There are many different ways to hook a person. So many ways we can be had.
(And this is coming from someone who’s obsessed with advertising.)
For example, last week I was so creeped out by American Horror Story’s grotesque advertisements I could hardly stand it. In fact, I was delighted some of our readers agreed that the latex clad creature-man-person reaching towards Connie Britton’s exposed pregnant belly was indeed tasteless.What have I done though? Oh, only the exact same thing anyone does who says an ad’s “inappropriate” – I’ve inadvertently called even more attention to American Horror Story. (Remember the part about no such thing as bad publicity?) And that, when you’re launching a brand new TV show, is exactly what you hope will happen. FX Network? You’re Welcome.
So two days ago I became captivated by another advertisement, a TV commercial, for something that looks wonderful – if puzzling. The Hershey Company makes some of the most popular – and certainly well-known – chocolate products on earth. Now there are plenty of up and coming chocolatiers who’ve tried for years to unseat Hershey’s: from lederhosen-ed Archdukes presenting alpine chocolate with the milk of goats grazing high above the timberline, to those South American cocoa barons whose sugary goodness gets transported through treacherous snake-infested rainforests atop hearty mules. Those guys’ll tell you their chocolate is richer, purer and more chocolat-ey. But for my money, there’s nothing quite like a good old American Hershey Bar. And who doesn’t love a Hershey’s Kiss? Who hasn’t been sitting in a bar when someone you had a crush on asked if you’re sure you wouldn’t like just one kiss, and who hasn’t leaned forward awkwardly, tentatively, only to be presented with that signature chocolate drop? (That really happened. But only once. In 1989. I’ve been 75% cagier ever since.)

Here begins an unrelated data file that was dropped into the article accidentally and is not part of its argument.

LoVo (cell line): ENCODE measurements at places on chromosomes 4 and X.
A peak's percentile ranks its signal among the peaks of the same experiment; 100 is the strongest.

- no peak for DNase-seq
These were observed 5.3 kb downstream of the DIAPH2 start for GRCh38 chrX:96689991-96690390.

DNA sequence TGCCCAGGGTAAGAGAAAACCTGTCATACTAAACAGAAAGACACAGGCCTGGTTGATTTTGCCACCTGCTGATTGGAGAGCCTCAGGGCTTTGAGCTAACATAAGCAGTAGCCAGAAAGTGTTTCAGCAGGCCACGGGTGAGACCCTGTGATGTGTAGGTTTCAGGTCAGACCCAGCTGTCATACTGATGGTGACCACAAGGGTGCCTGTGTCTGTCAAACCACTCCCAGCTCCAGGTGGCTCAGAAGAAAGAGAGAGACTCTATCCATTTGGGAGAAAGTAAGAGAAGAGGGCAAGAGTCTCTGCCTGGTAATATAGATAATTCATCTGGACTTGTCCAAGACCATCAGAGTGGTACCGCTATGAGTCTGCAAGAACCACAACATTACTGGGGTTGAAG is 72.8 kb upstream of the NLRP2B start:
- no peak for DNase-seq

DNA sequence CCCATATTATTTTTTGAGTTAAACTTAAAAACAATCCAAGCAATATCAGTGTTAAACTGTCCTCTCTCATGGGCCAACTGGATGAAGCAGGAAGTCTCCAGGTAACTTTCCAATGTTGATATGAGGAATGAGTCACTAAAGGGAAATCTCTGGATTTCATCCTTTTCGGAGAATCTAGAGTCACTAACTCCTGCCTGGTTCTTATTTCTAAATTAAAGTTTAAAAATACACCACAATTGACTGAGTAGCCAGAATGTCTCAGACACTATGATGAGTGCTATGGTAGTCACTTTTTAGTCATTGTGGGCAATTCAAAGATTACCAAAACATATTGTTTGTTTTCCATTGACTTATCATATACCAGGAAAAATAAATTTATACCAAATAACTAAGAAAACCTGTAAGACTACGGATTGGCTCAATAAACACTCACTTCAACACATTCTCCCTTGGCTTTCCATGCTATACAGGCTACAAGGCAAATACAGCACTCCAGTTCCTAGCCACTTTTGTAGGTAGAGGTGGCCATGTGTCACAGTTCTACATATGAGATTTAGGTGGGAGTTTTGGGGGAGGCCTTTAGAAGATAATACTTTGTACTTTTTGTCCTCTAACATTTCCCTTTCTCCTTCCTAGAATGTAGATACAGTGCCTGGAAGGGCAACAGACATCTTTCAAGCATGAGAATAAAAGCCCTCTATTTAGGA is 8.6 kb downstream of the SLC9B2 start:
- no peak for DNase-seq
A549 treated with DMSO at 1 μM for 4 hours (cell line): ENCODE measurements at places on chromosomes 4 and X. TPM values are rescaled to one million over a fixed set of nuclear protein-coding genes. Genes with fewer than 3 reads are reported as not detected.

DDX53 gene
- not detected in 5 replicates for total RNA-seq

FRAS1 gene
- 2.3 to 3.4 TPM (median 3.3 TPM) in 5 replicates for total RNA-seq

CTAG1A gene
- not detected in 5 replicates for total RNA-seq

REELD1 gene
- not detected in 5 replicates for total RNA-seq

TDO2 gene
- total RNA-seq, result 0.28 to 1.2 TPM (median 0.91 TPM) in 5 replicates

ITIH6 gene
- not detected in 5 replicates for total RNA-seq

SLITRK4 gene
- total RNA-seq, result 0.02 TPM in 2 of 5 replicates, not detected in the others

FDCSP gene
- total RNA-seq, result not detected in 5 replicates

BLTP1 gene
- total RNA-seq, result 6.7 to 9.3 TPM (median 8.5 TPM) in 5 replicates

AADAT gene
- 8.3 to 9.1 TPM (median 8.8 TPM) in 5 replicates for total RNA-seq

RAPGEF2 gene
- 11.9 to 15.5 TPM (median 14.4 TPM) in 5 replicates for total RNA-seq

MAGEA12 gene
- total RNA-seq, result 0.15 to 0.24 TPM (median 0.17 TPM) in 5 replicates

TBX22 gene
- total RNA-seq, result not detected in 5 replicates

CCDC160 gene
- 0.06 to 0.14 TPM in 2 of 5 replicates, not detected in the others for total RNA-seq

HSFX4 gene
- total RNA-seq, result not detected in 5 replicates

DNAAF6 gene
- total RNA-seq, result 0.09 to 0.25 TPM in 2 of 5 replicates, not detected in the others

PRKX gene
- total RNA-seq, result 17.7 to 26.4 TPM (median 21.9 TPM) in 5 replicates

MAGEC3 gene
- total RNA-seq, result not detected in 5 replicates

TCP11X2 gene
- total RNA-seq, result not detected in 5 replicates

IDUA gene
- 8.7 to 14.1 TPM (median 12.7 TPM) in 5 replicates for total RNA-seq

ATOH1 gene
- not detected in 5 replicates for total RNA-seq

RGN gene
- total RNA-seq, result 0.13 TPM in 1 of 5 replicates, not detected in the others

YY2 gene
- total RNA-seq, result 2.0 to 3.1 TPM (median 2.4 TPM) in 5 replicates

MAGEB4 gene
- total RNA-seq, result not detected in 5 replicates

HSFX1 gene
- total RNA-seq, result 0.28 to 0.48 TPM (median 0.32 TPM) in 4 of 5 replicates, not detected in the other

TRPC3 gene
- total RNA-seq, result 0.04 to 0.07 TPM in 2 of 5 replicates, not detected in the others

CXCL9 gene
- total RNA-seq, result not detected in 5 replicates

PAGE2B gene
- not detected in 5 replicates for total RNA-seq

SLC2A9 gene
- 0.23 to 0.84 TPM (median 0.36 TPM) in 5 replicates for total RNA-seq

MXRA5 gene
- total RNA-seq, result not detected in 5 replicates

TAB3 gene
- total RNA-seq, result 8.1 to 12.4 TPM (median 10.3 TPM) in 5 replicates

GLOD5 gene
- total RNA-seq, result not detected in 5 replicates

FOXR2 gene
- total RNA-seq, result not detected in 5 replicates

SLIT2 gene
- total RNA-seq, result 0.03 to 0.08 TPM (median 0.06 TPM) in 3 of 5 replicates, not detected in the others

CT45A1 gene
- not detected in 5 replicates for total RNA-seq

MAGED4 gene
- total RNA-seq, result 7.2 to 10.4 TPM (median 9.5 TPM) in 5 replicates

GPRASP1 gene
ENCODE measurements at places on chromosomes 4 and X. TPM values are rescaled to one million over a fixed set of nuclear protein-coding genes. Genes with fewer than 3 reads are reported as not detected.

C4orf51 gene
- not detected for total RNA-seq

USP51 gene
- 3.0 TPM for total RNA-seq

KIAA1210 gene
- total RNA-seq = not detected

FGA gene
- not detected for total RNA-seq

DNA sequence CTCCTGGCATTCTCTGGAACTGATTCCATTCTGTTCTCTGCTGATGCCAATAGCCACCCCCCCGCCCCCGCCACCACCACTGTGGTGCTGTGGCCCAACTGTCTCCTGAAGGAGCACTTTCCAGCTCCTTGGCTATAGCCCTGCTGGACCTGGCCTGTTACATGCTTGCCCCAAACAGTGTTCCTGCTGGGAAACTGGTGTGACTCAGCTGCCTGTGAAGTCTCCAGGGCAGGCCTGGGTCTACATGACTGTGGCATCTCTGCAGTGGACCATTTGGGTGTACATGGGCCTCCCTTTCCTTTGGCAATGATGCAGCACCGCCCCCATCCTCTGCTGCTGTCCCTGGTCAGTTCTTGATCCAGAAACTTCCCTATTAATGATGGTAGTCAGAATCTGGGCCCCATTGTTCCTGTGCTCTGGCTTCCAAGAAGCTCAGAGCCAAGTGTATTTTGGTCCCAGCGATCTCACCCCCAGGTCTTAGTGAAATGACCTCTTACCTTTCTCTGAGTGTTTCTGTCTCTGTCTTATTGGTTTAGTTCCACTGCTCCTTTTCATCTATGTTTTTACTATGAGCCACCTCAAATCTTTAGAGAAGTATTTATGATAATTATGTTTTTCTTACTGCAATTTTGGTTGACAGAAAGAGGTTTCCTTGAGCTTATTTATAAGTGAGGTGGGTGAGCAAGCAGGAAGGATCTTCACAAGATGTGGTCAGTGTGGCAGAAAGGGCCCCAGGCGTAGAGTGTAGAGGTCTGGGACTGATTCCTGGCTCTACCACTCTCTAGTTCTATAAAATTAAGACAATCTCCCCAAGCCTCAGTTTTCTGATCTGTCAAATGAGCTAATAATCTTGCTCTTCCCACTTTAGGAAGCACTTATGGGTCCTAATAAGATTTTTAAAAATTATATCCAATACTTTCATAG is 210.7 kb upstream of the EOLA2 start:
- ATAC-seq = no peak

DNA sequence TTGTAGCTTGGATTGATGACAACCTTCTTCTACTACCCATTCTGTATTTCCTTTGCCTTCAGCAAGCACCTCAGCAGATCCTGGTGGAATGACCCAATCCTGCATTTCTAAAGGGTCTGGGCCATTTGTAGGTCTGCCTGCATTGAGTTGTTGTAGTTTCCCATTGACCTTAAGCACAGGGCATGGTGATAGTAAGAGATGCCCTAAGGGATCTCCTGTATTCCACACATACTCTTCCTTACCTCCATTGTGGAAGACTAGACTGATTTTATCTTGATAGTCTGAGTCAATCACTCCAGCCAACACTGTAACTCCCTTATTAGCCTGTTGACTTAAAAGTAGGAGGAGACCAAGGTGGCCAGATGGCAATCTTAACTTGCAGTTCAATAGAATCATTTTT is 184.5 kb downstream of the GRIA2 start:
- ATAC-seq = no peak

There’s a commercial running now for a new type of Hershey’s Kisses. They’re called Hershey’s “Air Delight” Kisses, and according to the company website, “Your taste buds have never experienced chocolate bubbles like these.” Okay. If Nike doesn’t mind the whole Air Delight thing, then we shouldn’t. And the truth is, they sound genuinely legit – tasty and intriguing. The English have been making wafery, air-bubbly chocolate for years. So then I began to ponder these newfangled Air Delight Kisses, and wondered what kinds of chemicals might be involved to make them so heavenly. I soon realized two things. One) given the enormous amount of time spent ‘pondering’ I’d clearly make a dreadful chemist, and two) I’d been hoodwinked by a company who’d “improved taste” simply by replacing mass with um, air. That’s all it is – just air bubbles in place of solid chocolate. Period. End of story. To add insult to injury, the company probably even saves money this way! Can you imagine? I began to consider this hallowed and very old private company, and wondered about what must have gone on inside their laboratories.Who was the young scientist who’d pulled an elder chocolatier aside, tugging on his white lab coat to get his attention before unveiling this new idea that would improve taste and cut costs? With oxygen!
I turned up my nose in disgust at the idea alone, and wondered if that same young scientist – and his boss who’d greenlit Operation Light As Air – could even sleep at night, knowing just how they’d duped consumers. They hadn’t fooled me. This was so not cool.
Then yesterday morning I went to my local convenience store to get a cup of coffee. It was very early in the morning, and there was no one around. As I was paying, I glanced down and wouldn’t you know it, my eyes landed upon… Them. They were right there…in all their deceitful glory. Just resting on the rack, waiting for some unsuspecting customer to appear and try them. Which is when curiosity got the better of me, and I reached down, removed the package, plunked it onto the counter and paid. I put one into my mouth as I left the store, and sure enough, the chemicals – the oxygen – began to take effect. Within seconds I experienced that feeling of weightlessness. It’s subtle. Even nuanced. And as I climbed into the car my anger began to dissipate. I forgot why I’d been so suspicious of these people who’d injected air into their chocolate to cut costs. And by the end of the day, when I’d gone and bought three more bags of the little hoodwinkers (two were for friends) I realized that, um, there are many, many ways to be had. And sometimes, great advertising is where it all begins.